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Scotland's licensing laws came under scrutiny today in a conference at Edinburgh City Chambers. ...
Scotland's licensing laws came under scrutiny today in a conference at Edinburgh City Chambers.

The conference 'Modernising Scotland's Licensing Laws' was organised by the Scottish Forum for Modern Government in association with McGrigor Donald Solicitors. The issues highlighted were:

* children and alcohol

* licensing red tape

* pubs, clubs and societies

* fitness to hold a license

Deputy justice minister Iain Gray said the executive had set up a committee under Sheriff Principal Nicholson to review licensing laws and that it had issued a consultation paper on the subject. He said:

'We are committed to improving Scotland's health and tackling the root causes of violence and one of the ways of doing this is through improving our licensing laws. That is why we have set up the Nicholson committee to review all aspects of liquor licensing law and practice in Scotland and it has been asked to pay particular attention to health and public order implications.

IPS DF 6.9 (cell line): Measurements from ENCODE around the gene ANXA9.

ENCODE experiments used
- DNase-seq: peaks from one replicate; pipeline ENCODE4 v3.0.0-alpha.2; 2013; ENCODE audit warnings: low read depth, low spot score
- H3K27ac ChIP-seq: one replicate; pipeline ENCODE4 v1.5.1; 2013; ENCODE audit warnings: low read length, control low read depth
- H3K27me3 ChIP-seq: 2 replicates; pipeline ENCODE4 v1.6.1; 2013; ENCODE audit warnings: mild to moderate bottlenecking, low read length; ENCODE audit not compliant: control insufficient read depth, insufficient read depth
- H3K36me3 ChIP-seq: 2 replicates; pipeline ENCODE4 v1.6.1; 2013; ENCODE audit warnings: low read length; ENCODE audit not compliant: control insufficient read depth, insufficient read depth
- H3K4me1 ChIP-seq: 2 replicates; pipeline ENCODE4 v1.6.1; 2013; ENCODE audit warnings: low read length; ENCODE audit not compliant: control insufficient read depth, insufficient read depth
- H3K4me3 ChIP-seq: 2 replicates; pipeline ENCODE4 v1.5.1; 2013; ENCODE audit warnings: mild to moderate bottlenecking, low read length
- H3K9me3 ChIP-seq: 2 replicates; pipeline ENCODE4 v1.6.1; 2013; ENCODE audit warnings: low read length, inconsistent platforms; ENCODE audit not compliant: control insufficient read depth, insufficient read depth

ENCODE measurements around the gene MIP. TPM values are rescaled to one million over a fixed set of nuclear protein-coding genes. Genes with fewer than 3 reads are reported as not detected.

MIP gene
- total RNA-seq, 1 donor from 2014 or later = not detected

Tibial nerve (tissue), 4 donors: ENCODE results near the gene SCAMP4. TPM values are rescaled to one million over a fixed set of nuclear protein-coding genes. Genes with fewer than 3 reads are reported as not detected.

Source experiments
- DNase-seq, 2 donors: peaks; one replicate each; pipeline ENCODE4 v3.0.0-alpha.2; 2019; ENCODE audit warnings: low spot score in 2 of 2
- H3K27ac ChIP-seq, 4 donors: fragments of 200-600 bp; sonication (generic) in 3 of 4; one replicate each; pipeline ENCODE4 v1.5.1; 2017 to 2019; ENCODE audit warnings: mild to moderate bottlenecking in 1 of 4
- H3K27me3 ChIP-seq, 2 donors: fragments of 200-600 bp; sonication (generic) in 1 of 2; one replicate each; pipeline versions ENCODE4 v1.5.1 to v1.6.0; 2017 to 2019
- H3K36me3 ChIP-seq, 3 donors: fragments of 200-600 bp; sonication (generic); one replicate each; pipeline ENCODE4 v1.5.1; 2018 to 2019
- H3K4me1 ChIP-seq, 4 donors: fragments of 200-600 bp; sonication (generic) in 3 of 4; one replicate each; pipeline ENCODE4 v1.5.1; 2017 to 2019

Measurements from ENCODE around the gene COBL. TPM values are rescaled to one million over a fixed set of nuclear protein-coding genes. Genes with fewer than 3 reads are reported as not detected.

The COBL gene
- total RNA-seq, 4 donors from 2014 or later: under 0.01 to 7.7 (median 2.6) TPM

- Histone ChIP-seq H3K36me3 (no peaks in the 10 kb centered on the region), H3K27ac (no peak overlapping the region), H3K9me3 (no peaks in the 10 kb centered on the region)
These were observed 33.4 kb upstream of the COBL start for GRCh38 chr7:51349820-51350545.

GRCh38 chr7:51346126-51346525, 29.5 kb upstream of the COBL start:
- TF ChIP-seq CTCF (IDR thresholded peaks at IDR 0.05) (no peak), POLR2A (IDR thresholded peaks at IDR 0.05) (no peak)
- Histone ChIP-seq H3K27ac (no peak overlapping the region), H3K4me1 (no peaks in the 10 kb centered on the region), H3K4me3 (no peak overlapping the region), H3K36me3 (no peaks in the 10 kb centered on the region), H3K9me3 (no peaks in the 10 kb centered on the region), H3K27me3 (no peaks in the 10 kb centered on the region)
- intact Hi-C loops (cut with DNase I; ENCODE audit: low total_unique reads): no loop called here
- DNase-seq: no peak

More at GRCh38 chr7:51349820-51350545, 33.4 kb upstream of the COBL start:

'Holding a licence in Scotland is a privilege and mis-management can have dire consequences. It is vital therefore that licensing laws take account of changes in society and we must strike a balance between the right of individuals to enjoy a drink, the need to discourage them from excessive drinking and the rights of communities not to be disturbed by licensed premises.

'The review being carried out by the Nicholson committee will examine how we can promote healthy drinking patterns and how to break the links between binge drinking and street violence.'

The appointment of the committee on liquor licensing law, chaired by Sheriff Principal Nicholson, was announced by deputy minister for justice, Iain Gray.

The Nicholson committee met for the first time on the 1st August this year and will not report before early 2003.

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